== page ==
—Marlene Clark, author of Juxtapositions: Ideas for College Writers (2007)

“Technological advances and recent concerns over censorship make many of the themes in 1984 extremely relevant. The authors in this book unpack many of the philosophical concerns over these issues. A great read!”

 —Marc W. Cole, University of Leeds

 “The cautionary messages of 1984 are as timely as ever, and the political and technological developments of the twenty-first century make Orwell’s warnings even more urgent. Big Brother may be watching, but fortunately the essays collected here help us navigate a world in which truth and resistance may still be possible.”

—Timothy Dale, co-editor of Homer Simpson Marches on Washington: Dissent through American Popular Culture

 “Orwell’s monumental 1984 may be even more important today than when it was first published, and the international array of philosophers whose essays are collected in this book explains why. Their essays broach important topics such as torture, mass surveillance, revolution, resistance to authoritarianism, news and media, freedom, history, and thought control. It’s fascinating reading for people with any interest in philosophy and a must-read for anyone with even a single political bone in their body.”

—Peter S. Fosl, co-author of The Philosopher’s Toolkit (2002)

 “Philosophy is the love of wisdom, but the only universal truth is the love of Big Brother.”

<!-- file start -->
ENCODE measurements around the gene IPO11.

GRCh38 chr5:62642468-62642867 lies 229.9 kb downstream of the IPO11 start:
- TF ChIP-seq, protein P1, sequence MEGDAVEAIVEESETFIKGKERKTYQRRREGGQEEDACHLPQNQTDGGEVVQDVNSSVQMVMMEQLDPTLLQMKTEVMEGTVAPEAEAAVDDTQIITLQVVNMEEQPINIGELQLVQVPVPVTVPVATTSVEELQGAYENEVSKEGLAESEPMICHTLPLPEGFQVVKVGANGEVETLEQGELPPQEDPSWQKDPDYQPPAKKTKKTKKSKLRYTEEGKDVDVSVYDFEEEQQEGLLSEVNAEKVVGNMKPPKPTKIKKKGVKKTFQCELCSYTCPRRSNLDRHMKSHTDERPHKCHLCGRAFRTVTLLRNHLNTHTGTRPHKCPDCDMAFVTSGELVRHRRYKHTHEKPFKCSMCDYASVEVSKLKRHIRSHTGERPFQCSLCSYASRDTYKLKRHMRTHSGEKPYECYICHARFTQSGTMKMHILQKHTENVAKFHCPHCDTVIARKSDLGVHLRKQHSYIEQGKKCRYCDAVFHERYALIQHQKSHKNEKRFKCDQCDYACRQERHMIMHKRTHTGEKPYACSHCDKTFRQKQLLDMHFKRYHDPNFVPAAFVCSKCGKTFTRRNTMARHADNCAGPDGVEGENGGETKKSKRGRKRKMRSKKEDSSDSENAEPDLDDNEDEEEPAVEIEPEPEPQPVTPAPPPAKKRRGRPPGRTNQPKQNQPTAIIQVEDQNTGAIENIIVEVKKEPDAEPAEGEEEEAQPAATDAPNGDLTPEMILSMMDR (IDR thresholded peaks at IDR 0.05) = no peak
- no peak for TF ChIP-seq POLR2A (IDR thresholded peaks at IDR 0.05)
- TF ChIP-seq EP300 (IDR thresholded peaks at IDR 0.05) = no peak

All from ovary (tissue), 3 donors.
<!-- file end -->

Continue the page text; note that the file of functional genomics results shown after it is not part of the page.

—Nathaniel Goldberg, author of Kantian Conceptual Geography (2014)

 “Winston Smith learns in excruciatingly painful detail how a fascist regime operates. But, even as the rats eat his face, he never learns why. This book reveals Big Brother’s real thoughts.”

—Kevin Guilfoy, Associate Professor of Philosophy, Carroll University

 “In today’s political climate, it’s more important than ever before to consider the political and philosophical message of Orwell’s 1984.”

—David Kyle Johnson, author of The Myths that Stole Christmas (2015)

 “Why are we still having serious discussions about 1984? It’s because concerns about control of bodies, state oppression, alternative facts, federal-level spying, identity politics, techno-augmentation and body modifications, and social media concerns are as real for us today as for the people in Oceania. The contributors to this book tackle these, and other, issues by examining how George Orwell, through Winston, brings discussions about these key social issues into sharp relief to help shed light on what it means to speak truth to power. The most important question raised by 1984 and Philosophy is whether resistance is futile. The answer is No.”

 —Clint Jones, co-editor of The Individual and Utopia (2015)

 “This book is doubleplusgood. Between the coverage of how Big Brother is our friend and how we can all participate in positive nationalism we come to see how we can crimestop.”

 —Rory E. Kraft, Jr., York College of Pennsylvania

 “Is there a more pointed, potent allegory of contemporary civilization than Orwell’s prescient post-World War II book, 1984? Supposing one lives through the rise of fascism, as the author did, its recrudescence seems highly plausible. Couple that return with advancing technologies that outpace human care and control, and tyranny’s reassertion will be that much more vicious and capacious. The best way to counter the Thought Police is to think. This capable roster of scholars and critics does just that: discern ways to defend freedom, articulate the distinctions between truth and falsity in an age of simulacrum, and advance prospects for responding philosophically to the dictates of an encroaching tyranny that is anything but a fiction.”